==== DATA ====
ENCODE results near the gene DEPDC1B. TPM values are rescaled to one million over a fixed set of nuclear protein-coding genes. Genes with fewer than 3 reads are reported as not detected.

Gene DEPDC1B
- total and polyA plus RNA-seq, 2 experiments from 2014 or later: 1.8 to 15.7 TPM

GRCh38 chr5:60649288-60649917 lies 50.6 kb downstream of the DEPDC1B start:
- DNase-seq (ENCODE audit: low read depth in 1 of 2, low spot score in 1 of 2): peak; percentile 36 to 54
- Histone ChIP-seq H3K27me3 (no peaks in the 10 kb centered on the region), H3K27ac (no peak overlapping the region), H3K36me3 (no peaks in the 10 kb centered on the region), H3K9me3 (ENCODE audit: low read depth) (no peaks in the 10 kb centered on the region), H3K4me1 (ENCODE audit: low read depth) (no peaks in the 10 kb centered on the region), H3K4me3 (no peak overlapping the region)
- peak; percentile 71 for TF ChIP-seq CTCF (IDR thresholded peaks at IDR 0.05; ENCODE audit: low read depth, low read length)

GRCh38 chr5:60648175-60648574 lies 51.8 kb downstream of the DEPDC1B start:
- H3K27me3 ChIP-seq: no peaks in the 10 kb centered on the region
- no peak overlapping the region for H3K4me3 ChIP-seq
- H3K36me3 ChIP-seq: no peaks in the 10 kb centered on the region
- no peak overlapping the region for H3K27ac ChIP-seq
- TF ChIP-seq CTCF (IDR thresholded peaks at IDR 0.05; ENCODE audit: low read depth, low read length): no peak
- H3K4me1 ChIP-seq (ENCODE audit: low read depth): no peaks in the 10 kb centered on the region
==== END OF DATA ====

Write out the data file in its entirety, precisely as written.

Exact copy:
ENCODE results near the gene DEPDC1B. TPM values are rescaled to one million over a fixed set of nuclear protein-coding genes. Genes with fewer than 3 reads are reported as not detected.

Gene DEPDC1B
- total and polyA plus RNA-seq, 2 experiments from 2014 or later: 1.8 to 15.7 TPM

GRCh38 chr5:60649288-60649917 lies 50.6 kb downstream of the DEPDC1B start:
- DNase-seq (ENCODE audit: low read depth in 1 of 2, low spot score in 1 of 2): peak; percentile 36 to 54
- Histone ChIP-seq H3K27me3 (no peaks in the 10 kb centered on the region), H3K27ac (no peak overlapping the region), H3K36me3 (no peaks in the 10 kb centered on the region), H3K9me3 (ENCODE audit: low read depth) (no peaks in the 10 kb centered on the region), H3K4me1 (ENCODE audit: low read depth) (no peaks in the 10 kb centered on the region), H3K4me3 (no peak overlapping the region)
- peak; percentile 71 for TF ChIP-seq CTCF (IDR thresholded peaks at IDR 0.05; ENCODE audit: low read depth, low read length)

GRCh38 chr5:60648175-60648574 lies 51.8 kb downstream of the DEPDC1B start:
- H3K27me3 ChIP-seq: no peaks in the 10 kb centered on the region
- no peak overlapping the region for H3K4me3 ChIP-seq
- H3K36me3 ChIP-seq: no peaks in the 10 kb centered on the region
- no peak overlapping the region for H3K27ac ChIP-seq
- TF ChIP-seq CTCF (IDR thresholded peaks at IDR 0.05; ENCODE audit: low read depth, low read length): no peak
- H3K4me1 ChIP-seq (ENCODE audit: low read depth): no peaks in the 10 kb centered on the region